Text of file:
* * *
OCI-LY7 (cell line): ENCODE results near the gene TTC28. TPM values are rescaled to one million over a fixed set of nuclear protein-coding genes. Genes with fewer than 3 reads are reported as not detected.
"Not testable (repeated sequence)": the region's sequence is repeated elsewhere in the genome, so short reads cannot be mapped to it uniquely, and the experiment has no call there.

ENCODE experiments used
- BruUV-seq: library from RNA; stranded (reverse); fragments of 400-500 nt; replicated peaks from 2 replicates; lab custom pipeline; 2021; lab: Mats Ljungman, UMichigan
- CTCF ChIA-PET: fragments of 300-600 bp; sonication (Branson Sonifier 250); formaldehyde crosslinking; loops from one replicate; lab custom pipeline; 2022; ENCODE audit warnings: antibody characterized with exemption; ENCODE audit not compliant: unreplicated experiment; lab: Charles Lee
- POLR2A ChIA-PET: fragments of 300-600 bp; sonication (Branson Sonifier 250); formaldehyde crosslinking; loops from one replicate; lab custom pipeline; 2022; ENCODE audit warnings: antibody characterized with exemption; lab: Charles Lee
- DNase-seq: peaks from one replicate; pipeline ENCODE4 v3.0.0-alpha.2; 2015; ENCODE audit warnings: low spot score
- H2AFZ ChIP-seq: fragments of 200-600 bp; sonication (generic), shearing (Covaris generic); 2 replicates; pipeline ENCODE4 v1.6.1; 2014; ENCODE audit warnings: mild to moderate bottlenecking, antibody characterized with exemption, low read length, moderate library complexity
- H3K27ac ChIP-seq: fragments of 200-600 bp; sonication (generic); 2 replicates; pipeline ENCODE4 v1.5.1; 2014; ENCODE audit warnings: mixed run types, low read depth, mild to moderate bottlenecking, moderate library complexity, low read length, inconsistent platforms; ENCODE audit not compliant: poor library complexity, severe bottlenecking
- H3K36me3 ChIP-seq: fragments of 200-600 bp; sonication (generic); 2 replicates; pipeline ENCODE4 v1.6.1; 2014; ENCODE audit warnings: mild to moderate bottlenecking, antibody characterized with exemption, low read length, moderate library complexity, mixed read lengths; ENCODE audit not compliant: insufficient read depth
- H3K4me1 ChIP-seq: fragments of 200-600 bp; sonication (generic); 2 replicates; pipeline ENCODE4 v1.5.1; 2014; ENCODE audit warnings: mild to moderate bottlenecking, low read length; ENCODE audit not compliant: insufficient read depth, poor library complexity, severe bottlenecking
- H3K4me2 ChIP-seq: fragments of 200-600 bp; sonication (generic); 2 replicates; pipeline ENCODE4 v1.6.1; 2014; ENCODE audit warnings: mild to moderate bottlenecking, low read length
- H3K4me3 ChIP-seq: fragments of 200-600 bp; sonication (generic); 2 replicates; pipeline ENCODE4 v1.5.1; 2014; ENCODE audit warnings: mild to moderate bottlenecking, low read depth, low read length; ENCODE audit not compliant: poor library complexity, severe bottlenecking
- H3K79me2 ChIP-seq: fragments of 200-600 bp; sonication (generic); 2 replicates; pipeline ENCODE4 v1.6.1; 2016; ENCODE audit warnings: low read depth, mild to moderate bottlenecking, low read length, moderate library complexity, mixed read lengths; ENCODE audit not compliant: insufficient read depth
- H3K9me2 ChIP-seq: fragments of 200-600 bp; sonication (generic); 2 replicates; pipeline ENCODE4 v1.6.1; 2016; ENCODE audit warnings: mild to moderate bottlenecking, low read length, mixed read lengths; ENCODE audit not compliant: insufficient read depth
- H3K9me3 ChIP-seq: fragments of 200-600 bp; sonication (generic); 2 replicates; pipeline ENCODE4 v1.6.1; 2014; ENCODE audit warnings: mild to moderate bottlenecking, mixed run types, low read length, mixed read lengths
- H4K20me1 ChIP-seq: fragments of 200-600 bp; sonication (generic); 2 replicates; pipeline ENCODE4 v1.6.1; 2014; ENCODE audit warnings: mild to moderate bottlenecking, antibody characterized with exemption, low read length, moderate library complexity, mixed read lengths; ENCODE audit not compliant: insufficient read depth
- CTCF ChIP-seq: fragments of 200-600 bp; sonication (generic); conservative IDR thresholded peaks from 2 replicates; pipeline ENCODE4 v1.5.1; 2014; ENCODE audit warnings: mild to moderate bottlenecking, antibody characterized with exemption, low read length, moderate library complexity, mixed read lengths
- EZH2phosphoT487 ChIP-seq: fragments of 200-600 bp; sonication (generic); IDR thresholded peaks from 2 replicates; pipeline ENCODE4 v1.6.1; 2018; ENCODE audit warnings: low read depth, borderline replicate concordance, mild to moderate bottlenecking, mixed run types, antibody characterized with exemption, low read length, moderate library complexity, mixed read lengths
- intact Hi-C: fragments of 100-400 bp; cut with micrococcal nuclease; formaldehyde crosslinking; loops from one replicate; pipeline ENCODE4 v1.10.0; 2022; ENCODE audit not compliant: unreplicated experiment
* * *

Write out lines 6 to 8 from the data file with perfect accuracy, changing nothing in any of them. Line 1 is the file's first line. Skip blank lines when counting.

- POLR2A ChIA-PET: fragments of 300-600 bp; sonication (Branson Sonifier 250); formaldehyde crosslinking; loops from one replicate; lab custom pipeline; 2022; ENCODE audit warnings: antibody characterized with exemption; lab: Charles Lee
- DNase-seq: peaks from one replicate; pipeline ENCODE4 v3.0.0-alpha.2; 2015; ENCODE audit warnings: low spot score
- H2AFZ ChIP-seq: fragments of 200-600 bp; sonication (generic), shearing (Covaris generic); 2 replicates; pipeline ENCODE4 v1.6.1; 2014; ENCODE audit warnings: mild to moderate bottlenecking, antibody characterized with exemption, low read length, moderate library complexity